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Ernest Guenther Award In The Chemistry Of Natural Products

by Stu Borman
January 20, 2014 | A version of this story appeared in Volume 92, Issue 3

Dennis P. Curran

Sponsored by Givaudan

In 2001, Dennis P. Curran and coworkers at the University of Pittsburgh introduced an organic synthesis technique called fluorous mixture synthesis that the group has leveraged into a powerful approach for making natural products and other complex organic compounds enantioselectively.Curran is receiving the Ernest Guenther Award this year for “creative syntheses of natural products and natural product stereoisomer libraries” based on the fluorous approach and other techniques his group has created and refined.

In fluorous mixture synthesis, fluorine-containing tags of different kinds are added to different starting materials, the starting materials are combined and reacted together to produce product mixtures, and the tags are then used to isolate and purify specific desired products from the mixtures. The primary advantages of the technique over conventional nonfluorous syntheses are efficiency and convenience—it saves steps by carrying out reactions in parallel, rather than one by one, and yet still generates pure products conveniently, without a lot of difficult separations fuss.

Some complex fluorous syntheses ­carried out by Curran’s groups have yielded up to 32 pure final products. “No one has done anything even remotely comparable to what Curran has achieved with fluorous mixture synthesis,” comments chemistry professor Peter Wipf, a colleague at Pitt.

“Curran is also a brilliant strategist,” Wipf notes. This quality is exemplified by the Curran group’s development and use of a technique called tandem radical reactions. The approach, in which short series of radical reactions are used to create natural products and natural-product-like compounds, obviates the need to use protecting-group chemistry and is spare in numbers of steps needed.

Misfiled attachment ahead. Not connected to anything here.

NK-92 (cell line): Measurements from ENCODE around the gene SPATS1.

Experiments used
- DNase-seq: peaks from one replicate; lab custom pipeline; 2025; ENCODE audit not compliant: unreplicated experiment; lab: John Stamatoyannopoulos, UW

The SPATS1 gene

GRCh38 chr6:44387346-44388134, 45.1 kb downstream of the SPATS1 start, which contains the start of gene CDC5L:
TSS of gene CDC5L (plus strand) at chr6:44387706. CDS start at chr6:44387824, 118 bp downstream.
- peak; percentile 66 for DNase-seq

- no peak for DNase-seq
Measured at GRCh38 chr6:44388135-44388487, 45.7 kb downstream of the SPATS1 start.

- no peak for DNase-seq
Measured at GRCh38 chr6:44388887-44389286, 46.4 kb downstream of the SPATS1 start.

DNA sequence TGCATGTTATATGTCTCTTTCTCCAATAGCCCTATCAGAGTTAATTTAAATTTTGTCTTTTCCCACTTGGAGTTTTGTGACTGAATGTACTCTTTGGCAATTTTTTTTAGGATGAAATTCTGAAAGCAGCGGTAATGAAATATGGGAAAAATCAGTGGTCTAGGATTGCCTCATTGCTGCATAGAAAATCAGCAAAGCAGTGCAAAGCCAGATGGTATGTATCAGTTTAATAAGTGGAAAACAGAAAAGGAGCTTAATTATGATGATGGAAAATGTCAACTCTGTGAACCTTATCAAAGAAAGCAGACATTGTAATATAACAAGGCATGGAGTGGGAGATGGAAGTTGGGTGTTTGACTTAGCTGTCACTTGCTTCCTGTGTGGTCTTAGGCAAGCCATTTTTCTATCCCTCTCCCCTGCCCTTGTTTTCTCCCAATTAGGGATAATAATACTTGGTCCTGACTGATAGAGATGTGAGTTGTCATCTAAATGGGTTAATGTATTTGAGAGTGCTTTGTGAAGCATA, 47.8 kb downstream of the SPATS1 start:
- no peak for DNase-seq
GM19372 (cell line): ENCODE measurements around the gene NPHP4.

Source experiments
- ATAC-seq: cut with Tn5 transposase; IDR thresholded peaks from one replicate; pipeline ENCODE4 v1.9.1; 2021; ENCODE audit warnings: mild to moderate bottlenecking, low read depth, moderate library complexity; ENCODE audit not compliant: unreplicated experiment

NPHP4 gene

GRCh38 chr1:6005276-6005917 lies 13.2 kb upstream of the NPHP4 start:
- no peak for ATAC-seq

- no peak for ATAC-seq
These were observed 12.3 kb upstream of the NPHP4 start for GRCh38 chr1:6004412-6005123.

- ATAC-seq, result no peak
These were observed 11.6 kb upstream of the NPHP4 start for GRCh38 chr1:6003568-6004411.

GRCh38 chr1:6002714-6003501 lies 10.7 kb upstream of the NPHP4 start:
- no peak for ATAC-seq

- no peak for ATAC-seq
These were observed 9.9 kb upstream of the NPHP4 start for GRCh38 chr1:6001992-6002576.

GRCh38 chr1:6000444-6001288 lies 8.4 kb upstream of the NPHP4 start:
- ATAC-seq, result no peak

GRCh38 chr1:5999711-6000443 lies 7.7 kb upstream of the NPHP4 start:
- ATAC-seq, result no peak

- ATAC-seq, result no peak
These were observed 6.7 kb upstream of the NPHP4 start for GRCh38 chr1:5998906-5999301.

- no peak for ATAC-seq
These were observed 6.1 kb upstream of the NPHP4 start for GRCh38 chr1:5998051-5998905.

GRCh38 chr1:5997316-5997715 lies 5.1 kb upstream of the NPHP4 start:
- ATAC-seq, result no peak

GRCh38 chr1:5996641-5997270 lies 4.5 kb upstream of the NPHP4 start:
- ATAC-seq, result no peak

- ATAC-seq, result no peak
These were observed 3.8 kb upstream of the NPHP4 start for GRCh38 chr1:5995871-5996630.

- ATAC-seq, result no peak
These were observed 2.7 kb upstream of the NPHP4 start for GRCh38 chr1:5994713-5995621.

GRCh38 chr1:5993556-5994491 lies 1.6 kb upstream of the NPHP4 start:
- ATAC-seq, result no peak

Curran and coworkers demonstrated the power of the technique by using it to make substantial amounts of an enantiomerically pure version of a cancer drug called AR-67 for clinical trials. They also used radical reaction chemistry to carry out a highly efficient synthesis of the anticancer agent camptothecin and more than 100 camptothecin derivatives, as well as to synthesize the complex five-fused-ring natural product meloscine.

“Curran’s productivity is superior,” Wipf says. “In well over 100 papers, he describes total syntheses of scores of natural products and hundreds of their analogs and isomers. Each offers a combination of new synthetic chemistry, new tagging or separation methods, structural assignments, bioassays, and more. Many of Curran’s other papers describe creative synthetic methodology advances that are directly applicable to natural products.”

Chemistry professor Samuel J. Danishefsky of Memorial Sloan-Kettering Cancer Center and Columbia University adds that Curran “has had a long and distinguished career spanning the gamut of natural products chemistry, is a real statesman in the field, and has fashioned a wonderful continuity of excellence at Pitt.”

Curran, 60, earned a bachelor’s degree in chemistry from Boston College in 1975 and a Ph.D. from the University of Rochester in 1979.

After serving as a postdoc in chemistry professor Barry M. Trost’s group at the University of Wisconsin, Curran joined the Pitt faculty in 1981. He is currently Distinguished Service Professor and Bayer Professor of Chemistry there.

Curran will present his award address before the Division of Organic Chemistry.


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